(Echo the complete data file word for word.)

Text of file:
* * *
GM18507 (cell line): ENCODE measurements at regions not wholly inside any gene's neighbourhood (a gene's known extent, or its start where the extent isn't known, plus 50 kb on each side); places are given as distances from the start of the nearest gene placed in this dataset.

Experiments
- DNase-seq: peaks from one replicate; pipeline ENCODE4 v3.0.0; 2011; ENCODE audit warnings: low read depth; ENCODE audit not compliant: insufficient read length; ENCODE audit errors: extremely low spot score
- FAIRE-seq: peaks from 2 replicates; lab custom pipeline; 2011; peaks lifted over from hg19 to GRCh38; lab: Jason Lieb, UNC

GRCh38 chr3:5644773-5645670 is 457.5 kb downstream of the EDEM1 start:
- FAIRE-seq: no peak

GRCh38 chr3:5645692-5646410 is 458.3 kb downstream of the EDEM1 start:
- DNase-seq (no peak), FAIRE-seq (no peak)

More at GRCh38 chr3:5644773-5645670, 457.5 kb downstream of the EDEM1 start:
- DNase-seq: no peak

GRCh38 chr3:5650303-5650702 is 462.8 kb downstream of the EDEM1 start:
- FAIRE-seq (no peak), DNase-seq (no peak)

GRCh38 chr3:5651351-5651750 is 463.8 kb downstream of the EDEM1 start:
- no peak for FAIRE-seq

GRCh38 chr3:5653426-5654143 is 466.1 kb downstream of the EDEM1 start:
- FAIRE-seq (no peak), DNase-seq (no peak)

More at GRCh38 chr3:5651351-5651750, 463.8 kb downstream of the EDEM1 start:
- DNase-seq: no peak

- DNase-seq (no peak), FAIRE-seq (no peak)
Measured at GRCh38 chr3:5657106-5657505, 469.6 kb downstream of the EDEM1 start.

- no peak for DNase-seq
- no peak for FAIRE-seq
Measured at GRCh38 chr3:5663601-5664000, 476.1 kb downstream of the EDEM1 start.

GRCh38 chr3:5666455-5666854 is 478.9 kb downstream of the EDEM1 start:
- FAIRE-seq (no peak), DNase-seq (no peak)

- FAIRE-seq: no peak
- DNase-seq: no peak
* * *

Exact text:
GM18507 (cell line): ENCODE measurements at regions not wholly inside any gene's neighbourhood (a gene's known extent, or its start where the extent isn't known, plus 50 kb on each side); places are given as distances from the start of the nearest gene placed in this dataset.

Experiments
- DNase-seq: peaks from one replicate; pipeline ENCODE4 v3.0.0; 2011; ENCODE audit warnings: low read depth; ENCODE audit not compliant: insufficient read length; ENCODE audit errors: extremely low spot score
- FAIRE-seq: peaks from 2 replicates; lab custom pipeline; 2011; peaks lifted over from hg19 to GRCh38; lab: Jason Lieb, UNC

GRCh38 chr3:5644773-5645670 is 457.5 kb downstream of the EDEM1 start:
- FAIRE-seq: no peak

GRCh38 chr3:5645692-5646410 is 458.3 kb downstream of the EDEM1 start:
- DNase-seq (no peak), FAIRE-seq (no peak)

More at GRCh38 chr3:5644773-5645670, 457.5 kb downstream of the EDEM1 start:
- DNase-seq: no peak

GRCh38 chr3:5650303-5650702 is 462.8 kb downstream of the EDEM1 start:
- FAIRE-seq (no peak), DNase-seq (no peak)

GRCh38 chr3:5651351-5651750 is 463.8 kb downstream of the EDEM1 start:
- no peak for FAIRE-seq

GRCh38 chr3:5653426-5654143 is 466.1 kb downstream of the EDEM1 start:
- FAIRE-seq (no peak), DNase-seq (no peak)

More at GRCh38 chr3:5651351-5651750, 463.8 kb downstream of the EDEM1 start:
- DNase-seq: no peak

- DNase-seq (no peak), FAIRE-seq (no peak)
Measured at GRCh38 chr3:5657106-5657505, 469.6 kb downstream of the EDEM1 start.

- no peak for DNase-seq
- no peak for FAIRE-seq
Measured at GRCh38 chr3:5663601-5664000, 476.1 kb downstream of the EDEM1 start.

GRCh38 chr3:5666455-5666854 is 478.9 kb downstream of the EDEM1 start:
- FAIRE-seq (no peak), DNase-seq (no peak)

- FAIRE-seq: no peak
- DNase-seq: no peak